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chrisq, you obviously attach more normative value to the use of the term dalmatikon than I do. Incidentally, I think that in English the term is correctly dalmatic. I have heard the term used, of course, but usually it is in poor English translations of Slavonic materials done in the early 20th century. These are the same materials that call a phelonion a chasuble and a prayer rope a rosary. There was a general trend to use familiar Latinate words for the corresponding Greek cognates in translation.

In any event, it is confusing to have this article basically shadow the Sticharion article. If you feel it is of importance to note that some folks (surely a small minority? are there any that aren't English speaking?) refer to the sticharion as a dalmatic/kon then perhaps the thing to do is edit the sticharion article to include the descriptive material you think is important and then add a note on the variant usage.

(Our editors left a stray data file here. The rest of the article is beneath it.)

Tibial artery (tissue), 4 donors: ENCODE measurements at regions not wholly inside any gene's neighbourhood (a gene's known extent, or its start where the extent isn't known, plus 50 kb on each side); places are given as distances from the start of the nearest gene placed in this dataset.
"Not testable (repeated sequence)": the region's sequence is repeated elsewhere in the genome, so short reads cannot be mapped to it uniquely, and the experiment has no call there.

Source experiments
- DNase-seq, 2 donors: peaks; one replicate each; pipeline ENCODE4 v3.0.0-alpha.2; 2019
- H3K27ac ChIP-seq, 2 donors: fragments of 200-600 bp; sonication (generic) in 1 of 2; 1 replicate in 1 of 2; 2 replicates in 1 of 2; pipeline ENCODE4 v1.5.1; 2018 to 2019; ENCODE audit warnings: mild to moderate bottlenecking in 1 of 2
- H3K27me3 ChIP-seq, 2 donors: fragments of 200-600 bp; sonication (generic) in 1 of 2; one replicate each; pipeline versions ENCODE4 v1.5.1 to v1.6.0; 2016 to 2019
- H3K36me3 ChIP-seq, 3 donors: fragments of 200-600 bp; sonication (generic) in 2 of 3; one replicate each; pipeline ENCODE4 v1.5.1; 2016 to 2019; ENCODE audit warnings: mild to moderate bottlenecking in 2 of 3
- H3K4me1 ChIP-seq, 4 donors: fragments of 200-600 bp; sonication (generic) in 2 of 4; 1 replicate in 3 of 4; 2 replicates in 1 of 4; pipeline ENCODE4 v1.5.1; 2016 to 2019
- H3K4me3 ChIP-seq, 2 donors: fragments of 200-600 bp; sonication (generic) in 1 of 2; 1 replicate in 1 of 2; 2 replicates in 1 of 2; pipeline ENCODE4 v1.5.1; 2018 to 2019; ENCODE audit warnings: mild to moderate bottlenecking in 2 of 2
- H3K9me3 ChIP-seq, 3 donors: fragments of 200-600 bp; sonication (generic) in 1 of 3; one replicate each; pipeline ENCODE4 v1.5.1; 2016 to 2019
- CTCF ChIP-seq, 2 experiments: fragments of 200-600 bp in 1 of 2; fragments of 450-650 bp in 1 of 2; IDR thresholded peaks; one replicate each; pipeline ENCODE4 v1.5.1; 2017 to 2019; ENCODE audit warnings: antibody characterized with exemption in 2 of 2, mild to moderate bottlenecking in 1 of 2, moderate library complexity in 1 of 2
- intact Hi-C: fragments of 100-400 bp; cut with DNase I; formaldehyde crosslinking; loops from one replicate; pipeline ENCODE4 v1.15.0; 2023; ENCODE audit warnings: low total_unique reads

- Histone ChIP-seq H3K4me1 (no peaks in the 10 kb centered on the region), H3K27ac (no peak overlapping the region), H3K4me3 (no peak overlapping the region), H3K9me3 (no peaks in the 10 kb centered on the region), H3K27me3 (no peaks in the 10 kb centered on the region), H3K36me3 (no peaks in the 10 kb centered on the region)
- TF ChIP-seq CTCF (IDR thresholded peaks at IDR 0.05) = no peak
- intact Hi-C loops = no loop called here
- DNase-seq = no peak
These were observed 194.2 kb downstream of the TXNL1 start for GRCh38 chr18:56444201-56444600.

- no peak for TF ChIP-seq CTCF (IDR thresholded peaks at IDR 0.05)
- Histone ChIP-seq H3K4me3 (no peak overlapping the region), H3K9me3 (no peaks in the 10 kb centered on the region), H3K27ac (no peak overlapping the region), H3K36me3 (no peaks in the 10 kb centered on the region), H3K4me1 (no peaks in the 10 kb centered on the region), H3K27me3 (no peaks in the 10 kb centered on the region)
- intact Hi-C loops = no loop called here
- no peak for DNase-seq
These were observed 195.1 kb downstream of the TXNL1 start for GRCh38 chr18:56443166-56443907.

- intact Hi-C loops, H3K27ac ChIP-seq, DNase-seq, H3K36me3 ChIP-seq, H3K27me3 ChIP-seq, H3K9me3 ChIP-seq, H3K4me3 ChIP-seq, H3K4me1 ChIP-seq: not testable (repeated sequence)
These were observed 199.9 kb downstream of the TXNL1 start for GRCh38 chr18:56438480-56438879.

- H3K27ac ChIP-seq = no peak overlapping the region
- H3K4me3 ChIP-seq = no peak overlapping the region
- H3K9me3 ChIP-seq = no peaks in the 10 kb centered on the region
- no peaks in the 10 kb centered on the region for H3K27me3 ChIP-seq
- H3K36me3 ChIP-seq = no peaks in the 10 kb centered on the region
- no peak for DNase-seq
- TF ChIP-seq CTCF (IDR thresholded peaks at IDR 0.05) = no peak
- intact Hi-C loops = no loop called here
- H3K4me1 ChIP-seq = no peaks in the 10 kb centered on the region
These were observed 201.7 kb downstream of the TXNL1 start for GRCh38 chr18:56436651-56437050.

The history of the term is, of course, very interesting. Is it your understanding that some "jurisdictions" have continuously used the term dalmatic/kon since the fourth century? If so, can you cite some sources for that? Is it transliterated into any other languages? If it was reintroduced in some areas, do you know when and why?

Dcn. David talk contribs 13:52, June 20, 2006 (CDT)